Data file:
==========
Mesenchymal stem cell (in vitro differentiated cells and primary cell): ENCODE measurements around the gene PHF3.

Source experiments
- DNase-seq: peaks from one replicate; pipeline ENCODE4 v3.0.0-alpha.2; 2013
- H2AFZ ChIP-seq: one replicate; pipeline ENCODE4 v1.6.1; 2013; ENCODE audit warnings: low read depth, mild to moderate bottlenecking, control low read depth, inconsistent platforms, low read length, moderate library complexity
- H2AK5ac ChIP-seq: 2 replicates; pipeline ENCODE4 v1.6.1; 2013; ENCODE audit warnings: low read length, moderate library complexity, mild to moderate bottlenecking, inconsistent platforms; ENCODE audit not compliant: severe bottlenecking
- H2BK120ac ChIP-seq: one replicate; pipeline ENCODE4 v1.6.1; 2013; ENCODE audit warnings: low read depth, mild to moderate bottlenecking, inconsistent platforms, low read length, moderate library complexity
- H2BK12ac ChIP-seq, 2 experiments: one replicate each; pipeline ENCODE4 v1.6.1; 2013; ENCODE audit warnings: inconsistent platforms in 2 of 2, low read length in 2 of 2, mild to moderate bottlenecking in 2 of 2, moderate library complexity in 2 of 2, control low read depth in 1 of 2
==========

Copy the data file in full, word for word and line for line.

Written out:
Mesenchymal stem cell (in vitro differentiated cells and primary cell): ENCODE measurements around the gene PHF3.

Source experiments
- DNase-seq: peaks from one replicate; pipeline ENCODE4 v3.0.0-alpha.2; 2013
- H2AFZ ChIP-seq: one replicate; pipeline ENCODE4 v1.6.1; 2013; ENCODE audit warnings: low read depth, mild to moderate bottlenecking, control low read depth, inconsistent platforms, low read length, moderate library complexity
- H2AK5ac ChIP-seq: 2 replicates; pipeline ENCODE4 v1.6.1; 2013; ENCODE audit warnings: low read length, moderate library complexity, mild to moderate bottlenecking, inconsistent platforms; ENCODE audit not compliant: severe bottlenecking
- H2BK120ac ChIP-seq: one replicate; pipeline ENCODE4 v1.6.1; 2013; ENCODE audit warnings: low read depth, mild to moderate bottlenecking, inconsistent platforms, low read length, moderate library complexity
- H2BK12ac ChIP-seq, 2 experiments: one replicate each; pipeline ENCODE4 v1.6.1; 2013; ENCODE audit warnings: inconsistent platforms in 2 of 2, low read length in 2 of 2, mild to moderate bottlenecking in 2 of 2, moderate library complexity in 2 of 2, control low read depth in 1 of 2